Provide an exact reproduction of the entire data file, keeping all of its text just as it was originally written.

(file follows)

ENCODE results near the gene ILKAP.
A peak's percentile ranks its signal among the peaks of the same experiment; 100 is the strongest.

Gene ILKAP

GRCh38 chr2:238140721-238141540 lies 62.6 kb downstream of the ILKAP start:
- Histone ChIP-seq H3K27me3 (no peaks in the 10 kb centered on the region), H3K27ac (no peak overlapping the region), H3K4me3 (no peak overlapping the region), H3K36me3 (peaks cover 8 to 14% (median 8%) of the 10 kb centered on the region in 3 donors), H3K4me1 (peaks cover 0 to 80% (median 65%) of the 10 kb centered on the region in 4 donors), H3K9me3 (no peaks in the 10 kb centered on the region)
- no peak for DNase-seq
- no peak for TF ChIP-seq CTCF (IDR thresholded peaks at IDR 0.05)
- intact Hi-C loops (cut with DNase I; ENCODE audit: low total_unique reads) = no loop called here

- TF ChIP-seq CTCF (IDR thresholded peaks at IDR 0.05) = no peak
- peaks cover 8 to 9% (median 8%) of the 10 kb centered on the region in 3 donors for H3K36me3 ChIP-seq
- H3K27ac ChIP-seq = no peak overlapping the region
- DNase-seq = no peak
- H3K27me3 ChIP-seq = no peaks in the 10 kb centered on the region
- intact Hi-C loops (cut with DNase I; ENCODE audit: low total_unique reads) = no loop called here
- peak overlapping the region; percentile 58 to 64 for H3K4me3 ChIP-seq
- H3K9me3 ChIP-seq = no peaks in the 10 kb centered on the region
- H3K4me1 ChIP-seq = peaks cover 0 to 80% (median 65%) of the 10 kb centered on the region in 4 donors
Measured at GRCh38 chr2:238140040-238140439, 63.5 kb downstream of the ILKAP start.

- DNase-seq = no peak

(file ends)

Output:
ENCODE results near the gene ILKAP.
A peak's percentile ranks its signal among the peaks of the same experiment; 100 is the strongest.

Gene ILKAP

GRCh38 chr2:238140721-238141540 lies 62.6 kb downstream of the ILKAP start:
- Histone ChIP-seq H3K27me3 (no peaks in the 10 kb centered on the region), H3K27ac (no peak overlapping the region), H3K4me3 (no peak overlapping the region), H3K36me3 (peaks cover 8 to 14% (median 8%) of the 10 kb centered on the region in 3 donors), H3K4me1 (peaks cover 0 to 80% (median 65%) of the 10 kb centered on the region in 4 donors), H3K9me3 (no peaks in the 10 kb centered on the region)
- no peak for DNase-seq
- no peak for TF ChIP-seq CTCF (IDR thresholded peaks at IDR 0.05)
- intact Hi-C loops (cut with DNase I; ENCODE audit: low total_unique reads) = no loop called here

- TF ChIP-seq CTCF (IDR thresholded peaks at IDR 0.05) = no peak
- peaks cover 8 to 9% (median 8%) of the 10 kb centered on the region in 3 donors for H3K36me3 ChIP-seq
- H3K27ac ChIP-seq = no peak overlapping the region
- DNase-seq = no peak
- H3K27me3 ChIP-seq = no peaks in the 10 kb centered on the region
- intact Hi-C loops (cut with DNase I; ENCODE audit: low total_unique reads) = no loop called here
- peak overlapping the region; percentile 58 to 64 for H3K4me3 ChIP-seq
- H3K9me3 ChIP-seq = no peaks in the 10 kb centered on the region
- H3K4me1 ChIP-seq = peaks cover 0 to 80% (median 65%) of the 10 kb centered on the region in 4 donors
Measured at GRCh38 chr2:238140040-238140439, 63.5 kb downstream of the ILKAP start.

- DNase-seq = no peak